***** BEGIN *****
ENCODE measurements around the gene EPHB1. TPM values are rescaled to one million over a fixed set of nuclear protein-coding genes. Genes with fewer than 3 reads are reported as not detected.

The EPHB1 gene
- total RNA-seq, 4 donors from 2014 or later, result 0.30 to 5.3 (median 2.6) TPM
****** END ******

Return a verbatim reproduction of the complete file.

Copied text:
ENCODE measurements around the gene EPHB1. TPM values are rescaled to one million over a fixed set of nuclear protein-coding genes. Genes with fewer than 3 reads are reported as not detected.

The EPHB1 gene
- total RNA-seq, 4 donors from 2014 or later, result 0.30 to 5.3 (median 2.6) TPM